By this improvement the inner surfaces of the tubes are kept in alignment Without shoulders or projections and the bore of the tube is smooth, so that the covered electric conduct-ors are easily drawn in, and should there be any detect in the electric circuit it can be more easily discovered and rectified by tests applied at small openings made through the insulating material, so as to discover any contacts or ground to any section of the conduit, and where this conduit is employed for telephones the ends of the metallic tubes can be brought into direct Contact With each other, so that there may he a return-conductor com posed of the metallic-tube sections.

In Fig. 3 a conduit the same as that before described is represented, except that a coupling E, of insulating material, is represented as surrounding the ends of the adjacent tubes.

I claim as my inventionl. The conduit for electric conductors, composed of metallic-tube sections inclosed in tubular coverings of insulating material, there being tubular insulating material forming the connection between one metallic-tube section and the next, substantially as specified.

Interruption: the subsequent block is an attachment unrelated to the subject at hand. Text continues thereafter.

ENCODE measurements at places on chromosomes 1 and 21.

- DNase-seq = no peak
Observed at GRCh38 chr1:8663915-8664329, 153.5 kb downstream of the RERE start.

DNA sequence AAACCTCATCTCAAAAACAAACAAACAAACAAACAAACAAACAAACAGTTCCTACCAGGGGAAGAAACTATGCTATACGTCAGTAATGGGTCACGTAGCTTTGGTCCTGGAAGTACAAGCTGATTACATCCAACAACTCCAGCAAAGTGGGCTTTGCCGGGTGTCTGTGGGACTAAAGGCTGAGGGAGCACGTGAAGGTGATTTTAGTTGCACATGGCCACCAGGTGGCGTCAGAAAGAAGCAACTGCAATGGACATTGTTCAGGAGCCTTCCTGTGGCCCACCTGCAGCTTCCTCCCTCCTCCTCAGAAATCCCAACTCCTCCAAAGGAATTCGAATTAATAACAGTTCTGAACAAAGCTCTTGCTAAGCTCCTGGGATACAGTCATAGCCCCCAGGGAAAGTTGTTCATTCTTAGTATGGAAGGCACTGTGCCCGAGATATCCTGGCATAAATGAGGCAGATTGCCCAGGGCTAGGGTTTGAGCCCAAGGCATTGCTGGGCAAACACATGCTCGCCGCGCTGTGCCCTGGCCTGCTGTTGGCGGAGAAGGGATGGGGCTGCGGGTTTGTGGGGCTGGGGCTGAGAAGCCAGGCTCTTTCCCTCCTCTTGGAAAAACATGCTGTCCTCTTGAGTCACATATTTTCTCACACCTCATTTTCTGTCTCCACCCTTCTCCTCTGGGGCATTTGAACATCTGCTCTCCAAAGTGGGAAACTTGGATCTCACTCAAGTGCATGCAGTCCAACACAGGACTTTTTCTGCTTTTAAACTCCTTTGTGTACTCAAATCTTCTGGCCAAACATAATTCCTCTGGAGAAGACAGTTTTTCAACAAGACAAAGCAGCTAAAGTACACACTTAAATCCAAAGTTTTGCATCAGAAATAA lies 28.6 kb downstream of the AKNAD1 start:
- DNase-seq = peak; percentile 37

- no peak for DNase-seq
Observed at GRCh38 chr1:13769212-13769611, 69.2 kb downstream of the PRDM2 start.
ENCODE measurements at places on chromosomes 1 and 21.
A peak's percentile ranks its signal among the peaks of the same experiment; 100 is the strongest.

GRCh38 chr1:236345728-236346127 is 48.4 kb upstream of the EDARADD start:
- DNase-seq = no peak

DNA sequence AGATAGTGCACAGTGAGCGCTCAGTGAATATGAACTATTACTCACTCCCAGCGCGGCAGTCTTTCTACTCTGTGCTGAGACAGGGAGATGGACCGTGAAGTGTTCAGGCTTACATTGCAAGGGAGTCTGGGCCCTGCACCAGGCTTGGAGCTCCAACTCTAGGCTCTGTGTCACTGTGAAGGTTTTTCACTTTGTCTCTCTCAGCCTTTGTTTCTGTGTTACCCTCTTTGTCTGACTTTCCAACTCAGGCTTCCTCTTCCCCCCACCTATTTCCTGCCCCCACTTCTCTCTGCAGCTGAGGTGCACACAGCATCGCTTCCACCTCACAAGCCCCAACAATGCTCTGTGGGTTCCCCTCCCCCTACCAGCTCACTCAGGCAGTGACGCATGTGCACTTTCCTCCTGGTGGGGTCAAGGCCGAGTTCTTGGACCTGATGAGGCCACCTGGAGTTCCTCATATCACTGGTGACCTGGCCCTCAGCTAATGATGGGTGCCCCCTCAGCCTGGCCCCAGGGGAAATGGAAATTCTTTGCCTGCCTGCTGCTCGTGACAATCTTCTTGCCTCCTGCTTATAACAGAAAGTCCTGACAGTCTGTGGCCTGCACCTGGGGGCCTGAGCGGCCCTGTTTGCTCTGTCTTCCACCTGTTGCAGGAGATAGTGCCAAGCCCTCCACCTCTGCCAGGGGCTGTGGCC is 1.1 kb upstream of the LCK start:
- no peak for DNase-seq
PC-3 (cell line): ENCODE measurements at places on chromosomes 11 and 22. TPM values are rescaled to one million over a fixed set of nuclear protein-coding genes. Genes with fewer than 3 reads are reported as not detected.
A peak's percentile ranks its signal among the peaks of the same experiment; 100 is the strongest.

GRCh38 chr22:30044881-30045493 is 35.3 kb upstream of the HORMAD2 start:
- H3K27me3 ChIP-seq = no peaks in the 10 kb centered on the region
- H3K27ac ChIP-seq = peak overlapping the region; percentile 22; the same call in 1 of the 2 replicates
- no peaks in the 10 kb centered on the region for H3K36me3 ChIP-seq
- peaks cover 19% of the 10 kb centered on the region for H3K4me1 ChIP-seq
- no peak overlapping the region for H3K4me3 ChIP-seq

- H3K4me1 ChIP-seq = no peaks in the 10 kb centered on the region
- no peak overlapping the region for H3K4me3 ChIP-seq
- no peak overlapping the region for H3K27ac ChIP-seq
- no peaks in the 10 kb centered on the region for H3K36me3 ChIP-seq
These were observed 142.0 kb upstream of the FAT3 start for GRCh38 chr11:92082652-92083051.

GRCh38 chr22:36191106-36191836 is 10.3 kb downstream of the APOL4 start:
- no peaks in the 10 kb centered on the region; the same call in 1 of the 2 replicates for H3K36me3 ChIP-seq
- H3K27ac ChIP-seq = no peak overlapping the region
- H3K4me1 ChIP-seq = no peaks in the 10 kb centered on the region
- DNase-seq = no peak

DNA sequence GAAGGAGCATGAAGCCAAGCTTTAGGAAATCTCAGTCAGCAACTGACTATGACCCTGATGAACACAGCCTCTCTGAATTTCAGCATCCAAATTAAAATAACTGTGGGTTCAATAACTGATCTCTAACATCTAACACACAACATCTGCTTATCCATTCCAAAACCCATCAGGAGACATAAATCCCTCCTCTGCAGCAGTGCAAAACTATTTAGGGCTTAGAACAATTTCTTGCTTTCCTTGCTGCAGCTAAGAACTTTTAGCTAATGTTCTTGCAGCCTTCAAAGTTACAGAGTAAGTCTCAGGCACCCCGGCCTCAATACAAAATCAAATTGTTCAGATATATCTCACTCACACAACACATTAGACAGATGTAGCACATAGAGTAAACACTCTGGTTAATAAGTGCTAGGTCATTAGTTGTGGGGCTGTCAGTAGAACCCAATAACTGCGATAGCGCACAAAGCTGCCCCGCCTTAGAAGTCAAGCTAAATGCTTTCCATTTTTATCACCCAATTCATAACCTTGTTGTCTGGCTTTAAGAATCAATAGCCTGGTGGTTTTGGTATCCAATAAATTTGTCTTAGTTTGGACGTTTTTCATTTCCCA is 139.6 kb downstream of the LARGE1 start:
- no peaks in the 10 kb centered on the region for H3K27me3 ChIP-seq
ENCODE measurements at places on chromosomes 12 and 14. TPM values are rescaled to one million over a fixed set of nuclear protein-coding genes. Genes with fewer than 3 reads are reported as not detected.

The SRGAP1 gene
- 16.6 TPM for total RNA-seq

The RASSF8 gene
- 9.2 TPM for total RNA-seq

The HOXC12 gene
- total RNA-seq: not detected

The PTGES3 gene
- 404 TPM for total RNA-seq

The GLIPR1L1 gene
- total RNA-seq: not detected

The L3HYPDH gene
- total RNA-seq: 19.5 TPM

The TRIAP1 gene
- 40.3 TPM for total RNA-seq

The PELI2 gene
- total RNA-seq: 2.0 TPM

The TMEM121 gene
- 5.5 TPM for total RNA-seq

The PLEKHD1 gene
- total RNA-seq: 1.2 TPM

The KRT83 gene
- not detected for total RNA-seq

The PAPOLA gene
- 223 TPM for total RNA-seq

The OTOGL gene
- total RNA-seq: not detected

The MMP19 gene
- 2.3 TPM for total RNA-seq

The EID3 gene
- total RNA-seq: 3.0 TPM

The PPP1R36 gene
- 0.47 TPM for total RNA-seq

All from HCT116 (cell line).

2. A conduit for electric conductors, composed of metallic-tube sections and a tubular covering of insulating material upon each tube-section, the insulated tubular covering projecting at one end of each section, so as to receive into it the projecting metallic tube ot the next section, the parts being secured together, substantially as set forth.

3. The conduit for electric conductors,com posed of metallic-tube sections, each tu be-section being inclosed in a tubular covering of insulating material, the metal tube of one section passing into the end of the tubular covering of the next section, there being an insulating-Washer between the ends of. the metallic tubes, substantially as set forth.

Signed by me this 19th day ot' April, 1892.



Referenced by
Citing PatentFiling datePublication dateApplicantTitle
US3289704 *Jan 22, 1965Dec 6, 1966Nicosia Joseph ASectionalized pipe
US4291639 *Jan 8, 1979Sep 29, 1981Burdick Glenn AElectrical isolation system for the mast and shrouds of a sailboat
US4654747 *Sep 30, 1985Mar 31, 1987The Boeing CompanyDielectric isolation of metallic conduits
US5303900 *Mar 2, 1992Apr 19, 1994Zulick Iii James EPlastic security handrail system and connectors therefor
Cooperative ClassificationF16L25/03